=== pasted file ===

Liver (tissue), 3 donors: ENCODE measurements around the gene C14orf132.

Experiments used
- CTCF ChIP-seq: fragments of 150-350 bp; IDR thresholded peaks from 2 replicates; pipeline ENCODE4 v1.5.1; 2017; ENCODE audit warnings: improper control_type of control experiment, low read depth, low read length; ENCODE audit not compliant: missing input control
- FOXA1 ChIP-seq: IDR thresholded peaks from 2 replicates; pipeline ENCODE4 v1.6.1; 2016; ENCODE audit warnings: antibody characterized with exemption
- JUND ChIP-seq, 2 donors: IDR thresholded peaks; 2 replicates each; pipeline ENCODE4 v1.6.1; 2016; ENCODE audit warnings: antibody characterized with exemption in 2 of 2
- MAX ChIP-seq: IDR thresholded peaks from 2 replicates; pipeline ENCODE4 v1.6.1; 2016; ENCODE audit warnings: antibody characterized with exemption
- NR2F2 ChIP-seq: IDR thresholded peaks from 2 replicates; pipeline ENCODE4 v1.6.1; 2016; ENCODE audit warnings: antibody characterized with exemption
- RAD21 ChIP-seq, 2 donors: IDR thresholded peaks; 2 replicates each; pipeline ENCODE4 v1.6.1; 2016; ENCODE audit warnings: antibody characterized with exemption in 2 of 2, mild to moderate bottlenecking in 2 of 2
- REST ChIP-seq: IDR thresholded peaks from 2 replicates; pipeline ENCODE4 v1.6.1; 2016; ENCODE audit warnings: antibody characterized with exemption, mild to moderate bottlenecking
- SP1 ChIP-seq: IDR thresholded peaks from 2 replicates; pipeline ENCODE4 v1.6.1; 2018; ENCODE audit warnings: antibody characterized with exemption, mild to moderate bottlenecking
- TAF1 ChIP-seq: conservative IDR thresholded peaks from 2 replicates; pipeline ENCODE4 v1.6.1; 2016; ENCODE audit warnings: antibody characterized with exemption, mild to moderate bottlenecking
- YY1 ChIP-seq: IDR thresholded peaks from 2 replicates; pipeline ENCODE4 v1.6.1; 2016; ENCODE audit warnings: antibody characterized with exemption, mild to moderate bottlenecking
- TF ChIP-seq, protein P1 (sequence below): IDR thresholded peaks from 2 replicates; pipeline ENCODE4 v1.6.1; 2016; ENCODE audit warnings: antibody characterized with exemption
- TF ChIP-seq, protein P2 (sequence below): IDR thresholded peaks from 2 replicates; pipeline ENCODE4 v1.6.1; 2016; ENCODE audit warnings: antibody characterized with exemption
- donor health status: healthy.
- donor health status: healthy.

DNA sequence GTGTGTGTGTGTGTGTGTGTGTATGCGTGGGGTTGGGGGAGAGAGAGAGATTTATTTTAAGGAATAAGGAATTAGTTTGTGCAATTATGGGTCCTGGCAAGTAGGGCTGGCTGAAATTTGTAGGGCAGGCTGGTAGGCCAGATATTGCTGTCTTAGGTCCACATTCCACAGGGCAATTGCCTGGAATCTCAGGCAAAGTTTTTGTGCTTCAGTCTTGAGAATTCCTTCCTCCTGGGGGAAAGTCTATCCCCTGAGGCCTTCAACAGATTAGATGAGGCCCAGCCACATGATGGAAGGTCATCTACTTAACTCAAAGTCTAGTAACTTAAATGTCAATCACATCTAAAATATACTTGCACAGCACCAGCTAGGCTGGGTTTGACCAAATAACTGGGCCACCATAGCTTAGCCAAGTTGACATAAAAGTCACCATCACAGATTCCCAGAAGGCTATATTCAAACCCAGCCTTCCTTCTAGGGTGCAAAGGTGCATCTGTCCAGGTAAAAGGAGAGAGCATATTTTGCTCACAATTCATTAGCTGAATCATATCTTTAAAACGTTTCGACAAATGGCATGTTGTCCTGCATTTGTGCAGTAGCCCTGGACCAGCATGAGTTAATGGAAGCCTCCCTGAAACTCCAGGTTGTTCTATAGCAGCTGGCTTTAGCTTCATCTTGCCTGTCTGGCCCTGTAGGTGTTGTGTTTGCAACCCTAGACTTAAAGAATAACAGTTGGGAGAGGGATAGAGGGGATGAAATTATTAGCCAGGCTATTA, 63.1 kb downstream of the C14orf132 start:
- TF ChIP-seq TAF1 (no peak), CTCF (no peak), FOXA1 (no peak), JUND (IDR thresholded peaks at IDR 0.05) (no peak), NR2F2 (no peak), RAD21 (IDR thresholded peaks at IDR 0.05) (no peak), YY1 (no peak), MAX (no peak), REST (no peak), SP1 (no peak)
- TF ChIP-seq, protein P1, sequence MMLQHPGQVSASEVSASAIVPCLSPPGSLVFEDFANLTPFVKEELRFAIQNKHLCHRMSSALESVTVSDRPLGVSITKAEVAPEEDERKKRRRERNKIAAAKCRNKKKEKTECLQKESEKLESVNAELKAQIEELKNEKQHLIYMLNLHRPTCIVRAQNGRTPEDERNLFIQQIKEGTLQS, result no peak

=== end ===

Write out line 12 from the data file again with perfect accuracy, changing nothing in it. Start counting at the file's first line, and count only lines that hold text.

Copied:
- YY1 ChIP-seq: IDR thresholded peaks from 2 replicates; pipeline ENCODE4 v1.6.1; 2016; ENCODE audit warnings: antibody characterized with exemption, mild to moderate bottlenecking